|Boston - More Than a Feeling single sleeve (1976) (Courtesy: Wikipedia)|
MORE THAN A FEELING
When I was about seventeen, I worked with someone who had a contact in the local CBS factory and, for a price, they got me a cassette of Boston‘s first album when it was released. To fit the tracks equally on the two sides of the tape, the track listing is different to that of the vinyl, so it became what I was used to hearing. Later, when I obtained the CD, I had to resequence the playing order for comfort. The cassette order is what I have used for reviewing the album in this blog entry. The quality of the recording was and remains high, with Tom Scholtz‘s sharp production and the Dolby noise reduction on the tape. Nearly forty years later and the cassette still sounds good!
Boston’s greatest hit, More Than a Feeling, fades in with a gentle jangling guitar and Brad Delp‘s voice on the first verse, but soon steps up after the singer announces,’I closed my eyes and I slipped away.’ After which, Tom Scholtz plays a solo, the pace increases and the hand claps drive the song towards the first chorus. The pattern is repeated similarly for the second verse/chorus until Scholtz plays his solo proper. With the third verse and chorus, the track fades out. It seems a predictable pattern, but Scholtz’s crystal clear production and pure sounding guitar are superb, while Delp’s glorious voice is the revelation here. The song is about hearing a song and getting more than a feeling, such as the distinct memory of, ‘I see my Mary Ann walk away.’ One could say the same of this track and album; while it creates an agreeable feeling when listening, afterwards there remains an indelible impression of the whole collection.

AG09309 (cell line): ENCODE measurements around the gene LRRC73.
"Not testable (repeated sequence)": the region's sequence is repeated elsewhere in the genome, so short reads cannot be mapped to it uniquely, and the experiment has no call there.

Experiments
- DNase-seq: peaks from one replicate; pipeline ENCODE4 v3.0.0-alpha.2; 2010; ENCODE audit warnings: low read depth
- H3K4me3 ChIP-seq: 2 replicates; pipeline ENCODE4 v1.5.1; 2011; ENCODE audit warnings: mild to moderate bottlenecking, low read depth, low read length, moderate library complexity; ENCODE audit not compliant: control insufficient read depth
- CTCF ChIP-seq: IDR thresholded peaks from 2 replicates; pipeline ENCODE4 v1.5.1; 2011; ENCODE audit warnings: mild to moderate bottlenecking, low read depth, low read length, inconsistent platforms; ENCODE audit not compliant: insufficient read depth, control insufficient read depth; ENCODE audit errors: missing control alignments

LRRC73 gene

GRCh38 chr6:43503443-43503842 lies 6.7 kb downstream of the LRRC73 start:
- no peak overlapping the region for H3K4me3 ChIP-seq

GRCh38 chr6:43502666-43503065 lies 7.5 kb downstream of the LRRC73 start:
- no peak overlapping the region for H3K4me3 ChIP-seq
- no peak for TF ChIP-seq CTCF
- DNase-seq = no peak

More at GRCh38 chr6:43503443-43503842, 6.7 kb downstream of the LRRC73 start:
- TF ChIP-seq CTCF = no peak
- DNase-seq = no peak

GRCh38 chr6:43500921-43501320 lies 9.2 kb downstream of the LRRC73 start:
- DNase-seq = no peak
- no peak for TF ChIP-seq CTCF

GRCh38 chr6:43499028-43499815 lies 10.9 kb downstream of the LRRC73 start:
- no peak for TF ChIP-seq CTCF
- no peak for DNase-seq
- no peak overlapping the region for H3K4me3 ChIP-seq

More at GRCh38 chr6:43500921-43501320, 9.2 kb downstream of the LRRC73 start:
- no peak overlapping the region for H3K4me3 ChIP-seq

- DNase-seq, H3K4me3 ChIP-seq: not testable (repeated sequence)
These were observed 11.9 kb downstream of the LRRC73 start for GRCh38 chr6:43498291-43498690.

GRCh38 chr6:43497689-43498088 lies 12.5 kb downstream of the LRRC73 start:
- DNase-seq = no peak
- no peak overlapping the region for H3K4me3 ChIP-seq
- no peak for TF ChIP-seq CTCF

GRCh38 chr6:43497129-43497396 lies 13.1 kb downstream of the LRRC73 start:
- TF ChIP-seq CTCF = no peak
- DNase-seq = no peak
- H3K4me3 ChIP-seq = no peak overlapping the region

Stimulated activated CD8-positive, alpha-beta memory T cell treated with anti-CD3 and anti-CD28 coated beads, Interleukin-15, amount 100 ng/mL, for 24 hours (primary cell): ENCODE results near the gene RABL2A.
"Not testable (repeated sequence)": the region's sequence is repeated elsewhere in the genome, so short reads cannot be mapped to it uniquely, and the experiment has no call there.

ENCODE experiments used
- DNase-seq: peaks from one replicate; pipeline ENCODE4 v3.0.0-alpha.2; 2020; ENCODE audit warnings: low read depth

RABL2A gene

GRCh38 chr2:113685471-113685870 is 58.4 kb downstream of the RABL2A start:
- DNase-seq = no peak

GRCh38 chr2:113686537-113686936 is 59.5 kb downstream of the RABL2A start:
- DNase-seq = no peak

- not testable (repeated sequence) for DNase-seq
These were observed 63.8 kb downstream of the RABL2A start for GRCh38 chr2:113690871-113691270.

Acoustic guitar, with a rock ‘n’ roll feel, opens Peace of Mind, becomes an electric guitar line and is followed by harmony guitars. Again Delp lifts the following verse/choruses above the ordinary with his fantastic phrasing, but Sholtz’s guitar parts and instrumental passages constantly change throughout the song. There are hard rock riffs a-plenty, with piercing notes cutting across them. Peace of Mind was the third single from Boston (the second being Foreplay/ Long Time) and was less successful than its predecessors, probably because it was heavier.
Smokin‘ is a straight rock ‘n’ roll track with some funky keyboards and tells of the band being lively and exciting, or it may be about listening to music while smoking marijuana. Something that Boston are very good at is incorporating biographical elements into their songs. At about halfway, Smokin‘ develops a strident keyboards/ guitar passage before the vocals return and it ends. Scholtz demonstrates his skill at using seemingly simple dynamics with complex playing. Let me Take You Home Tonight is the first slow-ish track and is about taking a girl home and hoping to show her a bit of ‘sweet delight’. What could be a bit crass, actually turns out to be beautiful with Delp’s yearning voice and Barry Goodreau‘s inventive lead guitar. His solo has some Allman Brothers‘ sounding guitar, plus a host of others.